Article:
Fresh salt air blew in from the sea as Warrick stood on the beach, looking out over the waves. It was a nice spot, without far fewer tourists than one might expect but still hardly a hidden and private getaway spot.
“So,” Tink said airily “Here we are.” Warrick turned to look at her as she reclined under their beach umbrella, sporting a black bikini.
“Yup.” Warrick sat down on the blanket beside her. “Here we are.” He rummaged through the bag they’d bought and came up with a bottle of sunscreen. Pretending to read the instructions on the label, he cast a side long glance at Tink. Obvious and clichéd thoughts swam in his head. “Uh… do you think you need me to—“ The rest of his words were drowned out by the roar of the ocean increasing in volume to unreal levels.
They both looked toward the sea. The tide was coming in. Only it was coming in ahead of a massive swell of water that rose like a large hillock, pushing swimmers and wakeboarders aside. Soon, the water parted from the domed back of the creature it concealed.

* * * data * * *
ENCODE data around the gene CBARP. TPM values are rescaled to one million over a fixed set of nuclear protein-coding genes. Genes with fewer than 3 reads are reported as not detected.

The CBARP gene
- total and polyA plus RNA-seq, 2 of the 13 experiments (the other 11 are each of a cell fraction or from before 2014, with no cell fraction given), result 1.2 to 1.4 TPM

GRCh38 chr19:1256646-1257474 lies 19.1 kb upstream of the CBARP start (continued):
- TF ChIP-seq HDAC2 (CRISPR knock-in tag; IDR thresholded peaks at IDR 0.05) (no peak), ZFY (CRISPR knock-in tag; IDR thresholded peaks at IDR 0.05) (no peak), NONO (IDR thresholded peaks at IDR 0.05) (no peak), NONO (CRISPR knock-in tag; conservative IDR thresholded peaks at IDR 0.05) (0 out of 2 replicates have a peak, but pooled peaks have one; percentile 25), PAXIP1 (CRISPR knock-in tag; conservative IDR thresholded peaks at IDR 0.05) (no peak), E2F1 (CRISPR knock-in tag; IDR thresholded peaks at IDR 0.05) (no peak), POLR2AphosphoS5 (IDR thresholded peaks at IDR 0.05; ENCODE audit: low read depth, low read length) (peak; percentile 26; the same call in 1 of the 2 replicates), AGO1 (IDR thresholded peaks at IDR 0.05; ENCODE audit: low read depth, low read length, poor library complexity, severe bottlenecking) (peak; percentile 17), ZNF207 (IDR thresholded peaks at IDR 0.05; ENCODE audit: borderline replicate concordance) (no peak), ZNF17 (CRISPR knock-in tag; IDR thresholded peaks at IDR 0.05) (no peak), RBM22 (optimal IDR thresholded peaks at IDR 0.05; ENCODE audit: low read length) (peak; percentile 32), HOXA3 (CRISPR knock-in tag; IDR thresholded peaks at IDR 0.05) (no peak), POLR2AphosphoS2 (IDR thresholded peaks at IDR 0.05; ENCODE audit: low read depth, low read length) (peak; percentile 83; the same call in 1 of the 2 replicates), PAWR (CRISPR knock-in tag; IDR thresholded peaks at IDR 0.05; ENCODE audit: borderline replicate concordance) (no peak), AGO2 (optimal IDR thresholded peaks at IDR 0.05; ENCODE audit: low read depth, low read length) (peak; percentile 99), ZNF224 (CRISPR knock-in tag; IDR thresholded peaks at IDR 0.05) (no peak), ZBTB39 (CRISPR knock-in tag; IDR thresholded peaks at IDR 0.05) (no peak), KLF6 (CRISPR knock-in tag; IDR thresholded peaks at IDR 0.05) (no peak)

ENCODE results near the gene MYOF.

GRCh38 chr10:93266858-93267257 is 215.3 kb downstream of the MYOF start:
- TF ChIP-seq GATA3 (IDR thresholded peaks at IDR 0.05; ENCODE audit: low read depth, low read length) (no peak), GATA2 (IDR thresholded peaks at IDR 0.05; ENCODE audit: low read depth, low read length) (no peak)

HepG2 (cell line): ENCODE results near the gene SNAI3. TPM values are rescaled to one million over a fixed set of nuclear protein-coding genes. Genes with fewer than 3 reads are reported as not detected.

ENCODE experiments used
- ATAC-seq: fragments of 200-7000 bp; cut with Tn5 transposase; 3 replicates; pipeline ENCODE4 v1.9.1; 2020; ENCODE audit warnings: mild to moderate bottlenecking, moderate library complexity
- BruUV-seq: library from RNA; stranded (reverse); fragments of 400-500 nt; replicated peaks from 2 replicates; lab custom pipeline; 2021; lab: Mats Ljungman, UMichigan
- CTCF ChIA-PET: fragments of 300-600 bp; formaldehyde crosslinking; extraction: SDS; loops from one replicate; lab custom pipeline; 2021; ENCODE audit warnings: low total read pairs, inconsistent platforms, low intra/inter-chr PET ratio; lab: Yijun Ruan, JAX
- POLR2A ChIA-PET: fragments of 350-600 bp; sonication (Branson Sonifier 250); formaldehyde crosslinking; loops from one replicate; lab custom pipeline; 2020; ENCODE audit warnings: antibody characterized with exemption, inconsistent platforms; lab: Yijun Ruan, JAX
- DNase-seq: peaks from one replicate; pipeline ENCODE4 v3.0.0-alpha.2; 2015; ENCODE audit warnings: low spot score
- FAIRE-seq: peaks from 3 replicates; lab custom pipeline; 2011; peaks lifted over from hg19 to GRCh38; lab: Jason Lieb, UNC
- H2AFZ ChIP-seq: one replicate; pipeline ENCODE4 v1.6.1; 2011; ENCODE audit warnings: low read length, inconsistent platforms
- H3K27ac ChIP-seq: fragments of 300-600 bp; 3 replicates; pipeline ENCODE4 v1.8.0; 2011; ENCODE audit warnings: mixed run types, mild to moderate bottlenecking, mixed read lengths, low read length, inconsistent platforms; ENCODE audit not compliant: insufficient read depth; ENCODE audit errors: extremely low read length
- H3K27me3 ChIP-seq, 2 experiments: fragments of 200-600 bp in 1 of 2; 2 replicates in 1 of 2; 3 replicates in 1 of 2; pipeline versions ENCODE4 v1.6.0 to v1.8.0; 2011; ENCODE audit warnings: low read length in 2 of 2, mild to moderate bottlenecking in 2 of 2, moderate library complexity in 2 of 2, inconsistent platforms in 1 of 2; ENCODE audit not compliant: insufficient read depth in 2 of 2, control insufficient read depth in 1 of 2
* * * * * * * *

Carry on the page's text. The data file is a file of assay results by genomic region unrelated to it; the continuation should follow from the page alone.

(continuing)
A great crab, as big as a supermarket and easily four stories tall rose up on spindly legs. Its claws waved, throwing salt spray in clouds ahead of it as it waded ashore.
“Holy shit!” Exclaimed Warrick, the sunscreen forgotten.
“What is that thing?” Tink asked, craning her head to see the gargantuan crustacean fully.
“I don’t think we’ve got time to find out.” Warrick got to his feet and offered her his hand to help her up. Beachgoers were taking to their heels before the behemoth crab. “You’ve got to get out of here.”
“Me?” Tink said as Warrick pulled her to her feet. “What about you?”
“I’ll be right behind you.” he lied. Someone had to deal with the monster and make sure it didn’t hurt anyone.
“Oh no.” Tink said firmly. “I’m not leaving without you. I couldn’t stand it if you got hurt trying to look macho protecting me.”